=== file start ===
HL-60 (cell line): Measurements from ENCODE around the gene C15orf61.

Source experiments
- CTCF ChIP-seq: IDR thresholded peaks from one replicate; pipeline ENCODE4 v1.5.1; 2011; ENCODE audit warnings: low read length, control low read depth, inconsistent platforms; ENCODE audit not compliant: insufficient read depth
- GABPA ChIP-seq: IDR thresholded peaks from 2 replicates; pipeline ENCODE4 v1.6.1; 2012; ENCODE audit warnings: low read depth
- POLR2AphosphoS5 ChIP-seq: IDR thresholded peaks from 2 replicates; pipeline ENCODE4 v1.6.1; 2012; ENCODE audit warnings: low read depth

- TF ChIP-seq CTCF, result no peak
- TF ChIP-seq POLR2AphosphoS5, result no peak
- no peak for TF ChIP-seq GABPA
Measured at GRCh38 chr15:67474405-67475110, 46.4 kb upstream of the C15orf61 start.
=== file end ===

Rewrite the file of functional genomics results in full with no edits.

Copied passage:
HL-60 (cell line): Measurements from ENCODE around the gene C15orf61.

Source experiments
- CTCF ChIP-seq: IDR thresholded peaks from one replicate; pipeline ENCODE4 v1.5.1; 2011; ENCODE audit warnings: low read length, control low read depth, inconsistent platforms; ENCODE audit not compliant: insufficient read depth
- GABPA ChIP-seq: IDR thresholded peaks from 2 replicates; pipeline ENCODE4 v1.6.1; 2012; ENCODE audit warnings: low read depth
- POLR2AphosphoS5 ChIP-seq: IDR thresholded peaks from 2 replicates; pipeline ENCODE4 v1.6.1; 2012; ENCODE audit warnings: low read depth

- TF ChIP-seq CTCF, result no peak
- TF ChIP-seq POLR2AphosphoS5, result no peak
- no peak for TF ChIP-seq GABPA
Measured at GRCh38 chr15:67474405-67475110, 46.4 kb upstream of the C15orf61 start.